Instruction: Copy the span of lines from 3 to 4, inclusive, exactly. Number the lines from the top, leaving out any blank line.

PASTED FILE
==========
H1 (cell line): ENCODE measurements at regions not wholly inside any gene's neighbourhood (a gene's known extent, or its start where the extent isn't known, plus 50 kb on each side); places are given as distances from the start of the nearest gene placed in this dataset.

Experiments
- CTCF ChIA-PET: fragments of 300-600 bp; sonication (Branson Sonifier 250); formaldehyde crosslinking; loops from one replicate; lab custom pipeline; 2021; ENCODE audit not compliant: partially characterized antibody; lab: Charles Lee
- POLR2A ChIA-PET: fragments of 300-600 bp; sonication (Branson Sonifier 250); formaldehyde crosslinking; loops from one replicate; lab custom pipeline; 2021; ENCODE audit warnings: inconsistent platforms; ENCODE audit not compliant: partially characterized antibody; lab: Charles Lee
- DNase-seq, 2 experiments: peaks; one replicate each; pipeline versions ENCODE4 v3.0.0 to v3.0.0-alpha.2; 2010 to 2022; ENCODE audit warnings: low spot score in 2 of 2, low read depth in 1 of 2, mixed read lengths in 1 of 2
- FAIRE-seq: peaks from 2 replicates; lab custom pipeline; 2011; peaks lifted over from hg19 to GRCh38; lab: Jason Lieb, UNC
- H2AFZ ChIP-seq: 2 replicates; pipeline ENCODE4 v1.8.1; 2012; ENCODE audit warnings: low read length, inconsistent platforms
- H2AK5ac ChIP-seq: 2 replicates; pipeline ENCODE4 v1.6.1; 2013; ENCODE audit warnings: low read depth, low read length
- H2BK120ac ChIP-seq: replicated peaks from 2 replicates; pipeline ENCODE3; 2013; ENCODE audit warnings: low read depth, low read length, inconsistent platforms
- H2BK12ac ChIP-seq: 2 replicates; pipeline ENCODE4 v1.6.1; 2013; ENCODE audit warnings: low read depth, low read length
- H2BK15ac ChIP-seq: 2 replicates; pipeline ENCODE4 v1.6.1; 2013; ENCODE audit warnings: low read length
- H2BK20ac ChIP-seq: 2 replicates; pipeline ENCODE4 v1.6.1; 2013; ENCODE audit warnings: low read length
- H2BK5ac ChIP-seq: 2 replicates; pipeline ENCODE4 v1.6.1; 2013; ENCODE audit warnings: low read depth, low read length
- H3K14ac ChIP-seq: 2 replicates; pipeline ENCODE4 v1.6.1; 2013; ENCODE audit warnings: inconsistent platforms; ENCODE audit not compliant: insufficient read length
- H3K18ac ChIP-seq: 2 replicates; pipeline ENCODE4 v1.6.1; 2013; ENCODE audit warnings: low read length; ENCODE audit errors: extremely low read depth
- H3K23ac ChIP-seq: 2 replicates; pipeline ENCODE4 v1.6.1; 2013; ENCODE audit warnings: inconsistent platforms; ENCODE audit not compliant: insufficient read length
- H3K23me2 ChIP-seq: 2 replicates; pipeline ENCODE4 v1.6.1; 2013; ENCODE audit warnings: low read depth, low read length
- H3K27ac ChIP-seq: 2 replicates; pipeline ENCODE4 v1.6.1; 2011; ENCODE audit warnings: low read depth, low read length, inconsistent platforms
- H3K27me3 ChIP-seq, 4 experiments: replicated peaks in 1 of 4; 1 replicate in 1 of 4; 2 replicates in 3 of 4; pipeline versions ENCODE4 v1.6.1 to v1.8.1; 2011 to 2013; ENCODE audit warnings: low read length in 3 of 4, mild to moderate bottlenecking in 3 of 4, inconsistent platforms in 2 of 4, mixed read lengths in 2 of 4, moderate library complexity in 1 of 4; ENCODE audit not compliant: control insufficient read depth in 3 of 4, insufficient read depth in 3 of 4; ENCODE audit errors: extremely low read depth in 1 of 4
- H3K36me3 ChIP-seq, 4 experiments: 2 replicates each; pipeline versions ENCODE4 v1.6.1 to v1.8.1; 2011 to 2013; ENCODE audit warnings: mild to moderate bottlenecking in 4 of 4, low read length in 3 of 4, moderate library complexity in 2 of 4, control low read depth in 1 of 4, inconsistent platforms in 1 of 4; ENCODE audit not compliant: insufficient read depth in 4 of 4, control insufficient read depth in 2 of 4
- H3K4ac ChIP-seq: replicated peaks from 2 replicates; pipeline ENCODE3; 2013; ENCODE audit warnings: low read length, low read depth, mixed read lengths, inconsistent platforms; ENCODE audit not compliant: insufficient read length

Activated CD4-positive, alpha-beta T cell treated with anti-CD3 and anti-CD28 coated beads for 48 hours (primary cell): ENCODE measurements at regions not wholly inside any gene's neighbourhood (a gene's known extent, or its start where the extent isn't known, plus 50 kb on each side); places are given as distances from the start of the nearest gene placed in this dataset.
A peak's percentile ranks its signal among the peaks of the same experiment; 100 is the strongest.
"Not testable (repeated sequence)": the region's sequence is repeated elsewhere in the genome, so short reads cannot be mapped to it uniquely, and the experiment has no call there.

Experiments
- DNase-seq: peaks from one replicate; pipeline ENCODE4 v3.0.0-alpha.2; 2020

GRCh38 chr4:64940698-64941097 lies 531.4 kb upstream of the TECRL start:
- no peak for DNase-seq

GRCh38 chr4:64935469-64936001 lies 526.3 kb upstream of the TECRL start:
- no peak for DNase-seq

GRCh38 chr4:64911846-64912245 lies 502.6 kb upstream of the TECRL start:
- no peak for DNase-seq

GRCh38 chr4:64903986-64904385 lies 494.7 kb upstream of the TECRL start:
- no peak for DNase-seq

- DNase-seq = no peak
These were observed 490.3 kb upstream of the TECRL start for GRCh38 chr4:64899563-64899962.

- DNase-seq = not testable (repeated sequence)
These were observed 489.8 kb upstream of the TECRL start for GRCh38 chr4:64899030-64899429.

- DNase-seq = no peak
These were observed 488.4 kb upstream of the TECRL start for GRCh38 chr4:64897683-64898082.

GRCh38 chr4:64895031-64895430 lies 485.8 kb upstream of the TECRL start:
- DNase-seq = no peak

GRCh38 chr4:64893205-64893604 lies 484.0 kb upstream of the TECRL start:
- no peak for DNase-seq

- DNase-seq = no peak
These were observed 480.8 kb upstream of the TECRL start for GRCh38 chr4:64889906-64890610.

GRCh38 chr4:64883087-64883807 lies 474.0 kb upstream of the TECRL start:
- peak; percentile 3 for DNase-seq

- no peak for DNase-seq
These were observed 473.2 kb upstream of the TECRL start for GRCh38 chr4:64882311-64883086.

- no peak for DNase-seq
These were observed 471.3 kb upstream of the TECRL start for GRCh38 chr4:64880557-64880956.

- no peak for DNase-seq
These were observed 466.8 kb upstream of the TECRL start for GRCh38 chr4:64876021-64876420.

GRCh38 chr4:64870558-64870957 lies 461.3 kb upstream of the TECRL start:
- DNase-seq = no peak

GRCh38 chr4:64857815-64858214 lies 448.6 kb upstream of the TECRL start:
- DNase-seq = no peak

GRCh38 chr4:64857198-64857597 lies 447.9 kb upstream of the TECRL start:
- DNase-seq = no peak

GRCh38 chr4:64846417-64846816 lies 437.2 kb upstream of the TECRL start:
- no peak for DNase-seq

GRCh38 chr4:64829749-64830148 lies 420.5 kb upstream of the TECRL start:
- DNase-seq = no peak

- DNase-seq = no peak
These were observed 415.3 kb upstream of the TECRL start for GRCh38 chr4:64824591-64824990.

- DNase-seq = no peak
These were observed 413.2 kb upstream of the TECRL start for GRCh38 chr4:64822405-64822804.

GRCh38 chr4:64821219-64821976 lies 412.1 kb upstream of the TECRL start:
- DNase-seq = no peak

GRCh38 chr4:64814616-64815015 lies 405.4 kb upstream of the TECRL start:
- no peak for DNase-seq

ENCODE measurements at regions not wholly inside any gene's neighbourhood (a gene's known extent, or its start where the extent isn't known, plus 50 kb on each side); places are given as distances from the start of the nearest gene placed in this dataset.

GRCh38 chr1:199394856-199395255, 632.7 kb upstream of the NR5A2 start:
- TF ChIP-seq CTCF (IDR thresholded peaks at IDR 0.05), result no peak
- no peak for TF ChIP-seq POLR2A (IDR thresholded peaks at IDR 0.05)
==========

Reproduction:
- CTCF ChIA-PET: fragments of 300-600 bp; sonication (Branson Sonifier 250); formaldehyde crosslinking; loops from one replicate; lab custom pipeline; 2021; ENCODE audit not compliant: partially characterized antibody; lab: Charles Lee
- POLR2A ChIA-PET: fragments of 300-600 bp; sonication (Branson Sonifier 250); formaldehyde crosslinking; loops from one replicate; lab custom pipeline; 2021; ENCODE audit warnings: inconsistent platforms; ENCODE audit not compliant: partially characterized antibody; lab: Charles Lee